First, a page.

[1] Corporatism is a term today most commonly found in anarcho-capitalist circles, used to denote actually-existing capitalism, dominated as it is by large corporations, as opposed to anarcho-capitalists’ idea of “real capitalism”. In the context of Fascism the term means something quite different: the recasting of every sector of industry as a corpus or corps in the service of the state, broadly analogous to armed forces.

[2] Interestingly, Le Corbusier named his urban vision after his friend Gabriel Voisin, the aviation pioneer and subsequent carmaker. Ironically, Le Corbusier’s own Voisin C7 was very much a manifestation of the craft-based production model he so desperately longed to eradicate. Voisin himself certainly had more totalitarian aspirations, his failure to achieve which doubtless accounts for surviving Voisin cars being charmingly eccentric.

[3] The enquirer after a possible design idiom suitable for an anarchist utopia could do much worse than to study the Arts & Crafts movement of the later 19th century. One area in which this movement fell down, however, was in urban design. It had a distinct ruralistic bias, perhaps because the urban horrors of capitalist industry were so graphically raw then; so despite its fascination with all things medieval it failed to find inspiration in the wealth of medieval urban precedents. To my knowledge the only contemporary figure to have attempted such an approach was the Austrian Camillo Sitte, whose links to the Arts & Crafts movement were at best oblique.

[4] All the exhaust emission substances controlled by legislation deteriorate spontaneously in the atmosphere to harmless compounds, given low enough generation rates. Of these, CO has the longest deterioration half-life, in the order of weeks. If CO is able to deteriorate naturally without being replaced, then so are proportionate quantities of HC and NOx.

[5] This ties back to the automobile in the design of the Citroën DS19 of 1955. My professor told how the gutters lining the GRP roof panel were formed as to admit rainwater into the interior of the car and then deposit it over the rear window. I subsequently discovered that the car’s sophisticated hydropneumatic suspension system embodied a rather more profound instance of the same principle. The reason the DS famously settles down slowly onto its bump stops when parked is that, instead of relying on the resistance to wear of hydraulic seals, the system contains no seals at all but maintains a constant slow leak from the pump-driven high-pressure hydraulic circuit to a low-pressure fluid recovery circuit. Leaked fluid runs by gravity to a reservoir, whence it is pumped back into the high-pressure circuit. The result is extremely durable.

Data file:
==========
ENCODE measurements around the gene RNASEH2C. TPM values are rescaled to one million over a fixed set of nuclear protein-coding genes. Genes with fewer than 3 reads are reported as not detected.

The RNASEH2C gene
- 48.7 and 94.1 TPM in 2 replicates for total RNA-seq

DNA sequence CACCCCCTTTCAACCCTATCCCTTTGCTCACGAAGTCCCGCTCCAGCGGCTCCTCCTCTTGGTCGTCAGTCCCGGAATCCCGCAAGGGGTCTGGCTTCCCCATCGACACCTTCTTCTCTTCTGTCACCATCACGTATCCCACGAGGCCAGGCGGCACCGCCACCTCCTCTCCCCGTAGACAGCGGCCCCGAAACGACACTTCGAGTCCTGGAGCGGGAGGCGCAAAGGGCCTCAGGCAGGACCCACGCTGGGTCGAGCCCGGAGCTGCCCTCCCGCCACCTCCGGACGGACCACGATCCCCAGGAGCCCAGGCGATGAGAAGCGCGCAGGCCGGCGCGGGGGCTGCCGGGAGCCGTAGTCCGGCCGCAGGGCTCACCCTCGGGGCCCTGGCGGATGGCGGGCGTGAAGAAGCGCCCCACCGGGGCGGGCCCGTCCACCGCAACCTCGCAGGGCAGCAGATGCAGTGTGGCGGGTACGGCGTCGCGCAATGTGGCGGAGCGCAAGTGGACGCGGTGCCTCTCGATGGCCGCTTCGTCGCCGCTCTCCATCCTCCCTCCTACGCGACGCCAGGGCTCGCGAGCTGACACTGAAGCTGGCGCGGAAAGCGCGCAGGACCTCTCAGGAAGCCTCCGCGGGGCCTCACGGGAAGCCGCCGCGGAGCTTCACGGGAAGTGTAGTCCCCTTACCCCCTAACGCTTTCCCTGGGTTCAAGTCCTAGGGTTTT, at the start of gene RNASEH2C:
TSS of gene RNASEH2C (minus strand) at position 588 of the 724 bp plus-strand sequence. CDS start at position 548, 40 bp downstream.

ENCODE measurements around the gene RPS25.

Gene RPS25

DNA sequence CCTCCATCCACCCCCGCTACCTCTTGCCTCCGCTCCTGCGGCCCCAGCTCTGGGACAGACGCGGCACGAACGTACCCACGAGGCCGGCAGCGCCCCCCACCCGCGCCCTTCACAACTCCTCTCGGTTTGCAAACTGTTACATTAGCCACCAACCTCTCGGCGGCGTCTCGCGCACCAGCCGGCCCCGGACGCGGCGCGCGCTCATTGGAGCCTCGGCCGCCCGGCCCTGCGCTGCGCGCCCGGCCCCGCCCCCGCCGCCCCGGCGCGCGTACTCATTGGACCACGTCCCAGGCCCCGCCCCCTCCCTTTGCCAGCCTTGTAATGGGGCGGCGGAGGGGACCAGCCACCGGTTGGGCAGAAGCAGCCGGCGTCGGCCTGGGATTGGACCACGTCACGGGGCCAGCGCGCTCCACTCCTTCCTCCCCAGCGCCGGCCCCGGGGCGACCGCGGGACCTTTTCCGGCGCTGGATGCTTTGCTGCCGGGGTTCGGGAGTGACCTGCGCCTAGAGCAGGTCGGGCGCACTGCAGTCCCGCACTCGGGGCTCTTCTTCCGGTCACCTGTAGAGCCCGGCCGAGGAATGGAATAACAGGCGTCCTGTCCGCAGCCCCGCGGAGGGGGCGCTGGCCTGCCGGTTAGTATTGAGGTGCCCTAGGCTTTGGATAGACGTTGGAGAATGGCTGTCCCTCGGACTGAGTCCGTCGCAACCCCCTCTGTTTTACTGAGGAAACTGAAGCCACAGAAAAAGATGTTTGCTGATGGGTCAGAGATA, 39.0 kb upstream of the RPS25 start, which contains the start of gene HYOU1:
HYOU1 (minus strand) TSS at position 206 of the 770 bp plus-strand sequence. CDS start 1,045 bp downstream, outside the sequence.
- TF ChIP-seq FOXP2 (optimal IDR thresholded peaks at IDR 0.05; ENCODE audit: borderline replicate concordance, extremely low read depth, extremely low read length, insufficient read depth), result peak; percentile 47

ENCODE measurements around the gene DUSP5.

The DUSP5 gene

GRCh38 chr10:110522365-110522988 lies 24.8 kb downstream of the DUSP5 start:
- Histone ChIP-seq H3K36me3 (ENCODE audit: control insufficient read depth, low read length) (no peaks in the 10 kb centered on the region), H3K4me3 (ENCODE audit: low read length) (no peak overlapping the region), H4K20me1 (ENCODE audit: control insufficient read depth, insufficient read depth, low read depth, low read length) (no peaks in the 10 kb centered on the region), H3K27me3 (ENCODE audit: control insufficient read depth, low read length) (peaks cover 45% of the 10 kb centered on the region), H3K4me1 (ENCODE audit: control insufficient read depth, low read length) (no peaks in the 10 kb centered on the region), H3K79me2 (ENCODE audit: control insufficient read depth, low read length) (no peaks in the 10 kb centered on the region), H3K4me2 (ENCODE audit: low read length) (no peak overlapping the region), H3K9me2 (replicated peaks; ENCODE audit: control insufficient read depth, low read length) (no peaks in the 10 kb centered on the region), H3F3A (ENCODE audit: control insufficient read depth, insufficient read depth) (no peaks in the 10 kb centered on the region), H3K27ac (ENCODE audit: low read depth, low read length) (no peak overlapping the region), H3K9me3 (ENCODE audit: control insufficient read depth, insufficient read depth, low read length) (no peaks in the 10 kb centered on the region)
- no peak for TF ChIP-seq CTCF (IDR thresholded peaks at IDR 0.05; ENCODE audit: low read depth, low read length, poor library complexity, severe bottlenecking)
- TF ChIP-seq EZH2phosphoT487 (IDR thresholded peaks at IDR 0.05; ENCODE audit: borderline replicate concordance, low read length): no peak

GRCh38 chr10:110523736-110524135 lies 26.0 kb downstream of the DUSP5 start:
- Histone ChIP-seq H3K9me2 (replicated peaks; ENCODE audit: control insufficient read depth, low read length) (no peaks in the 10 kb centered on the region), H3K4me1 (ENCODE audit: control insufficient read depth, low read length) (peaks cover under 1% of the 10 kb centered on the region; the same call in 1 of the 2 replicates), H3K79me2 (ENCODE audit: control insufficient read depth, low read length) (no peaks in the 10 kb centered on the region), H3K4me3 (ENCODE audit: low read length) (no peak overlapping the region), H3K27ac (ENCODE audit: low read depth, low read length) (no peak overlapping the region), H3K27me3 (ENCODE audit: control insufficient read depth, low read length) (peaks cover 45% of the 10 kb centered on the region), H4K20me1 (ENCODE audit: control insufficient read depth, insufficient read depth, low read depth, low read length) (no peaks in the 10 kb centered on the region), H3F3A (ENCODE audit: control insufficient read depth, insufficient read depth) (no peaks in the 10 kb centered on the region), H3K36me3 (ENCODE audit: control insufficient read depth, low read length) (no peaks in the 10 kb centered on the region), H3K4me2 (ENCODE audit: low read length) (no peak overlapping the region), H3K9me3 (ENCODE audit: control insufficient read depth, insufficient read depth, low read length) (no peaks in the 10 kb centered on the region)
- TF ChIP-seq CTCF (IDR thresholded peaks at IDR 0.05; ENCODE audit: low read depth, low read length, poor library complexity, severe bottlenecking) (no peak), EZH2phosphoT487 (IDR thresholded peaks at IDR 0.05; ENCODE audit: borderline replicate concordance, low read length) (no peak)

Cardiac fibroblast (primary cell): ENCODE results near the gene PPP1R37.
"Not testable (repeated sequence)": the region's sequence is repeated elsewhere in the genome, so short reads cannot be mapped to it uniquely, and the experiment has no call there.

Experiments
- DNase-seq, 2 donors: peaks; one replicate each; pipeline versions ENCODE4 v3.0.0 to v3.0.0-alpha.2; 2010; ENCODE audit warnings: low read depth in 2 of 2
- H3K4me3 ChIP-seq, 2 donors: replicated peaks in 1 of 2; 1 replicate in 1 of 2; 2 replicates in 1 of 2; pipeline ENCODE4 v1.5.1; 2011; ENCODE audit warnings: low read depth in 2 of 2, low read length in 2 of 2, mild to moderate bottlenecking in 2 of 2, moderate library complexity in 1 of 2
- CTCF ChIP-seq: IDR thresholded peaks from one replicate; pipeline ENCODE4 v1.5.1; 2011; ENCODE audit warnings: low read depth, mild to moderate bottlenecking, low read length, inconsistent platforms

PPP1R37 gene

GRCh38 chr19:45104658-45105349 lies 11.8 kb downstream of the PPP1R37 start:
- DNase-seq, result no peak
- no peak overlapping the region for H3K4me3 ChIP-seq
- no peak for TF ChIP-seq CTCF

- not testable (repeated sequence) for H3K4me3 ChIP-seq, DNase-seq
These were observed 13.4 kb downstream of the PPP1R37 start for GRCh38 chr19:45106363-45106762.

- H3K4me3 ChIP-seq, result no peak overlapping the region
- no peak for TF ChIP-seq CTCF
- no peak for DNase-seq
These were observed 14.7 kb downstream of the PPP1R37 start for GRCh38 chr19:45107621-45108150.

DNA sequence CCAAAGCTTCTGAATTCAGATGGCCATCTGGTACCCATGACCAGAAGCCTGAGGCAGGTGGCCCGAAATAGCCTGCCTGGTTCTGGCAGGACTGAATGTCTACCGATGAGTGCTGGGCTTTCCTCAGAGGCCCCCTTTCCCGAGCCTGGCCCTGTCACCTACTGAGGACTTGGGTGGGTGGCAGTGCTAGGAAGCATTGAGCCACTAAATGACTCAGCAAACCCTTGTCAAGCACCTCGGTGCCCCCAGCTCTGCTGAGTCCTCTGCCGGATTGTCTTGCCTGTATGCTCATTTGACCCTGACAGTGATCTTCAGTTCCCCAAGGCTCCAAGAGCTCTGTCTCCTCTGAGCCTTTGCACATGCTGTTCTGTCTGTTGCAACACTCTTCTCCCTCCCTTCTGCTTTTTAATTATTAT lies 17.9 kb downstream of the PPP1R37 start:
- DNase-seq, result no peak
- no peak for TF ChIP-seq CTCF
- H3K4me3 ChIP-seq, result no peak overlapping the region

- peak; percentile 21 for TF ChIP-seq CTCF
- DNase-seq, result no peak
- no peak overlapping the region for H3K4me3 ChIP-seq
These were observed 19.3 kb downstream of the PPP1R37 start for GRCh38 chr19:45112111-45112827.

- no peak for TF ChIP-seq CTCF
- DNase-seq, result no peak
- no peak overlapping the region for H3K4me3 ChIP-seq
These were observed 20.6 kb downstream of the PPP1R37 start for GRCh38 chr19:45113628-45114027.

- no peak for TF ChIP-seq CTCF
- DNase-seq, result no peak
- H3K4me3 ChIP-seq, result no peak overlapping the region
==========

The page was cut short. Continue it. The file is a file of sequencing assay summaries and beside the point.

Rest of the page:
[6] To make a fetish of efficiency, to treat it as a philosophical end in its own right, often rests on raising some inputs to unassailable sanctity while sneeringly dismissing a possible majority of others. Chasing the last minuscule saving in resource A is taken to justify any expenditure in resources B, C, and D, because resource-A-efficiency is the measure of advancement, and resource-B-, -C-, and -D-efficiency aren’t even things. This recalls G. K. Chesterton’s characterization of heresy as the raising of one aspect of religious worship — be it the day of the week the Sabbath falls on, the veracity of miraculous physical healing, the manner of baptism, or whatever — to the One Issue to Rule Them All, to the detriment of all the others.